Reporters Without Borders is very worried about the fate of Stéphane Lehr, an experienced French freelance photographer working for Polaris Images, who went missing early yesterday afternoon shortly after arriving in Benghazi with a French TV crew.The head of Polaris Images, Jean-Pierre Pappis, said the last contact with Lehr was a message received at 7 a.m. New York time (1 p.m. in Libya). “He sent us an email saying: ‘I have just arrived in Benghazi. I am trying to leave this afternoon for the front. Nothing is certain.’”One of Lehr’s fellow journalists said he set off in the direction of Ajdabiya, a town on the coast 160 km south of Benghazi.Lehr’s case brings the number of journalists currently missing in Libya to four. Agence France-Presse previously said it had received no word from two of its reporters – Dave Clark, 38, and Roberto Schmidt, 45 – since the evening of 18 March, when they were near the eastern city of Tobruk.In a statement, AFP reported that they had “said in an email on Friday evening that they intended to travel some 30 km from Tobruk on Saturday morning to meet opponents of Libyan leader Muammar Gaddafi’s regime and interview refugees fleeing the fighting.” Getty Images photographer Joe Raedle was travelling with them.Four Al-Jazeera journalists who were arrested near the western town of Zawiya are meanwhile still being held by pro-Gaddafi forces.Reporters Without Borders is also without any news of six Libyan journalists.
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Libyan strongman Muammar Gaddafi and his allies have not stopped their abuses in response to the UN Security Council resolution of 17 March authorizing the use of force to protect civilians. Foreign journalists and their Libyan colleagues continue to be targeted in both the east and the west of the country. Seven journalists are currently missing while a Libyan blogger was killed by a sniper on 19 March in Benghazi. Reporters Without Borders urges the Libyan authorities to end their violence against all journalists.
The Libyan blogger and journalist who was shot on 19 March was Mohamed Al-Nabbous, also known as Mo. He was providing live commentary on developments when he was killed. After the Internet was blocked in Libya, he launched his own TV station, Libya Al-Hurra, which broadcast by satellite. He was the second journalist to be killed in Libya since the start of the fighting. Al-Jazeera cameraman Ali Hassan Al-Jaber was fatally shot in an ambush as he was returning to Benghazi on 12 March. A colleague was injured in the same incident.
Al-Jazeera reported on 19 March that four of its journalists were arrested by pro-Gaddafi forces a week ago. The four – Mauritanian reporter Ahmed Vall Ould el-Dine, Tunisian reporter Lotfi Messaoudi, Norwegian photographer Ammar Al-Hamdane and British photographer Kamel Ataloua – had entered the country across the Tunisian border and were covering the fighting between rebels and government forces in Zawiya, to the west of the capital.
Agence France-Presse said it has received no word from two of its reporters – Dave Clark, 38, and Roberto Schmidt, 45 – since the evening of 18 March, when they were near the eastern city of Tobruk. In a statement, AFP reported that they had “said in an email on Friday evening that they intended to travel some 30 km from Tobruk on Saturday morning to meet opponents of Libyan leader Muammar Gaddafi’s regime and interview refugees fleeing the fighting.” Getty Images photographer Joe Raedle was travelling with them.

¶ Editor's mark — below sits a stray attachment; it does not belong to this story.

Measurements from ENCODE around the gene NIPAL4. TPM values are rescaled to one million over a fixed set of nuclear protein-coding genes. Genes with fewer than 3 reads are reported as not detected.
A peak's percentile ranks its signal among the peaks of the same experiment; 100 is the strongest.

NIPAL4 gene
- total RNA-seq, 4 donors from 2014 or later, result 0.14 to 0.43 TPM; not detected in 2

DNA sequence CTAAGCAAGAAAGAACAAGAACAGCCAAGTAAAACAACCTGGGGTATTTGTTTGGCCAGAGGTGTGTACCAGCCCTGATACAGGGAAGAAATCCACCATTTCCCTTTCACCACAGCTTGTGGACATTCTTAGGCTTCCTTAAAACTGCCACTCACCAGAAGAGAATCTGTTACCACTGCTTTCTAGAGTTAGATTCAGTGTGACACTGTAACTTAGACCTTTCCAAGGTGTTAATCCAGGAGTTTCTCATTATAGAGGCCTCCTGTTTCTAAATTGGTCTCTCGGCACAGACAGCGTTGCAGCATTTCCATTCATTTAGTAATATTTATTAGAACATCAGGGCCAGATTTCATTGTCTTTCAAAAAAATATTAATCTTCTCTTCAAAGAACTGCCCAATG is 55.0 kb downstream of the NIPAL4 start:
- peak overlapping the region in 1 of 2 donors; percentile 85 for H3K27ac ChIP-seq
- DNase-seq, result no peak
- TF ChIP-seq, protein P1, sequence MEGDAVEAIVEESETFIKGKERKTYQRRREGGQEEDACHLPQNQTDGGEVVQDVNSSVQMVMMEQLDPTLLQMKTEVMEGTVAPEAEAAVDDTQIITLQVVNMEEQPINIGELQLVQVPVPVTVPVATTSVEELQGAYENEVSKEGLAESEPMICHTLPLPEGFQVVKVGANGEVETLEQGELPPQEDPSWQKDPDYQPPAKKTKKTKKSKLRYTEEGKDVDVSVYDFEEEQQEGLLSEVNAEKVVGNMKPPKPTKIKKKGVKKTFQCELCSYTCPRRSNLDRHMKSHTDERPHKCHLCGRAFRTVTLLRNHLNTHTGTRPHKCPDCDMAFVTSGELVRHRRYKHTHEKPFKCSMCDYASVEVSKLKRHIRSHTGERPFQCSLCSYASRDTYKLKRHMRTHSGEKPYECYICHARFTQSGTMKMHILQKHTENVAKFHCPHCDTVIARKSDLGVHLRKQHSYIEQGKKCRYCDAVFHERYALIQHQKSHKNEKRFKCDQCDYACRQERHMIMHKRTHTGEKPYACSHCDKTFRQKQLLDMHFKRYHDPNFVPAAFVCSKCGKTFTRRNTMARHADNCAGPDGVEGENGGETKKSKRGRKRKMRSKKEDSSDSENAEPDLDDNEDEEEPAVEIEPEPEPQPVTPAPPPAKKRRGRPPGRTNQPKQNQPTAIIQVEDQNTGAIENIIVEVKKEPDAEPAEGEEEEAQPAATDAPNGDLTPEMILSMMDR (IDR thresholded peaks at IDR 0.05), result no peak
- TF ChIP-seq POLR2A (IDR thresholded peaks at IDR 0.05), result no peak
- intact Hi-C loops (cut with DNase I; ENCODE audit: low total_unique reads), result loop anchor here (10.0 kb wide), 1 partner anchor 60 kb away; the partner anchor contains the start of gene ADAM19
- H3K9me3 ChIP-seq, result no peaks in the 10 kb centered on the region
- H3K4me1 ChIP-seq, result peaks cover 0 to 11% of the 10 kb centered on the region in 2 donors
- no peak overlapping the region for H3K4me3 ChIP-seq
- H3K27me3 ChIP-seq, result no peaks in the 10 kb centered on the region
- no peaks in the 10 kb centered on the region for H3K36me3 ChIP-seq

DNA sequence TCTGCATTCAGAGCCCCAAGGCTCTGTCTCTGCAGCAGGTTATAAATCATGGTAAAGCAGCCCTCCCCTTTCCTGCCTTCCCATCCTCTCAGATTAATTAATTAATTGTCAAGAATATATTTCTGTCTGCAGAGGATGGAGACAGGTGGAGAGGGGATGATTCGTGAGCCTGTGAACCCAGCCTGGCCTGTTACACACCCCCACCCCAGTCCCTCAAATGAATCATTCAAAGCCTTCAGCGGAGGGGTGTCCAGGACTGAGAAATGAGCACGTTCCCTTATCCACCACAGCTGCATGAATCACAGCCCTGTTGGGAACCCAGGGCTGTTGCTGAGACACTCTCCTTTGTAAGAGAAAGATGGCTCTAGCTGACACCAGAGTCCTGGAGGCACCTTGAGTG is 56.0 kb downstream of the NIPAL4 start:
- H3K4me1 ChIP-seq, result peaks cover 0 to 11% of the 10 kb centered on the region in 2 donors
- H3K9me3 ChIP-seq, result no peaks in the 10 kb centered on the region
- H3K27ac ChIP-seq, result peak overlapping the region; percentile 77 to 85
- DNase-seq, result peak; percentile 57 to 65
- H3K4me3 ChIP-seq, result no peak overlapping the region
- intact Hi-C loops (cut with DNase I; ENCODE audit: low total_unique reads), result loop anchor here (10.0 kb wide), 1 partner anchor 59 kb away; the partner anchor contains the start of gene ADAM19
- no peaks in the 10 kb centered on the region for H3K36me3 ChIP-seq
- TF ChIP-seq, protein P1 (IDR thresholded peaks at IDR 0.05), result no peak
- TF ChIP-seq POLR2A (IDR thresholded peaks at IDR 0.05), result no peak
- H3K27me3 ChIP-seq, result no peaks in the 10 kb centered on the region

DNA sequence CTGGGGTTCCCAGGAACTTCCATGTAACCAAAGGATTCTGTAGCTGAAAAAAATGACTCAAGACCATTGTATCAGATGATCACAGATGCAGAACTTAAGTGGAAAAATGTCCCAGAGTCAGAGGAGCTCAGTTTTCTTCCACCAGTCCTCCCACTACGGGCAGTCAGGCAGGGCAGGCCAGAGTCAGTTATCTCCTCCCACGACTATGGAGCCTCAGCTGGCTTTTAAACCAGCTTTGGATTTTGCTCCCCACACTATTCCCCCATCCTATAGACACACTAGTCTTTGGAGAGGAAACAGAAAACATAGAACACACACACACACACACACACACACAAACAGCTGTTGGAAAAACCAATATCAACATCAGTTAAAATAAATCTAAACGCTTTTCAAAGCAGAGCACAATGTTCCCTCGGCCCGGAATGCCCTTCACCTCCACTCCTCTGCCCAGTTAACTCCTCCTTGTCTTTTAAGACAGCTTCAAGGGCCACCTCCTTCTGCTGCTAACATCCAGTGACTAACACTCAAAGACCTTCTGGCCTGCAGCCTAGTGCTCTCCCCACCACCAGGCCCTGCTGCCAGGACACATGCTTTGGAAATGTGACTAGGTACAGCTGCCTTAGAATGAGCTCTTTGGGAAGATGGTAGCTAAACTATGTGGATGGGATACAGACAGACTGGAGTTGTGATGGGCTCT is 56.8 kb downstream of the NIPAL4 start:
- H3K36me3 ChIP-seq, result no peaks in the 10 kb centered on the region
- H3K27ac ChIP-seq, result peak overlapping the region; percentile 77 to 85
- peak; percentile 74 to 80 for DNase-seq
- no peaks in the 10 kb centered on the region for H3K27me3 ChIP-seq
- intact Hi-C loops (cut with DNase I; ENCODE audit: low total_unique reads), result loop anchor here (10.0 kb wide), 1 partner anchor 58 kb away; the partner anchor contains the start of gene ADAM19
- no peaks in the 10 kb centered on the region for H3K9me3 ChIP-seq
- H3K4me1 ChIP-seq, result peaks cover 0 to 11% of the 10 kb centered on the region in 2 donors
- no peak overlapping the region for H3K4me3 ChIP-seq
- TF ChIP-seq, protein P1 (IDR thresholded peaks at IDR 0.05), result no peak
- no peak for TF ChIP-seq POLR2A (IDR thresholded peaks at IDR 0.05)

The four New York Times journalists who were arrested on 15 March have been released. They are currently at the Turkish embassy in Tripoli and were due to leave the country in the next few hours via Tunisia.
According to the Committee to Protect Journalists, there has been no work since the start of the uprising from six Libyan journalists who are known critics of the government. The CPJ said it is rumoured that they are currently being held by pro-Gaddafi forces.
I have inserted below additional items on Mohamed Al-Nabbous:
Mohammed Nabbous (d. March 19, 2011) known by his moniker “Mo,” was the founder of Libya Al-Hurra TV, the first private television station established in Benghazi, Libya in the wake of the February 17 2011 Libyan uprising in Libya, which helped spark the Libyan Revolution in 2011. Nabbous’ expectant wife announced his tragic death in a video on Libya Al-Hurra TV.
Mazen Darwich, the founder of the Syrian Centre for Media and Free Expression, was arrested on 16 March while attending a peaceful sit-in outside the interior ministry in Damascus as an observer. He was later released.
Abdeljalil Al-Singace, a blogger who like Abdulemam and 21 other human rights activists and government opponents was detained from September to February, was also reportedly arrested again on 17 March. The head of the pro-democracy and civil liberties movement Al Haq, Singace was previously arrested in 2009 for allegedly trying to destabilise the government because he used his blog (http://alsingace.katib.org) to denounce the deplorable state of civil liberties and discrimination against Bahrain’s Shiite population.
Nabeel Rajab, the head of the Bahrain Centre for Human Rights, was abducted from his home at about 1:30 a.m. yesterday by about 40 individuals who threatened him and beat him before finally releasing him several hours later. Rajab had been giving interviews to international news media about the government’s use of violence to disperse protests and indiscriminate killings by the armed forces (http://bahrainrights.hopto.org/en/node/3825).
CBS journalist Toula Vlahou was travelling in a car with a colleague on 19 March when riot police fired on them using shotgun pellets. Watch the video in which she tried to get an explanation from foreign minister Sheikh Khalid ibn Ahmad Al Khalifa: http://www.youtube.com/watch?v=dpxSPY5ZPCM.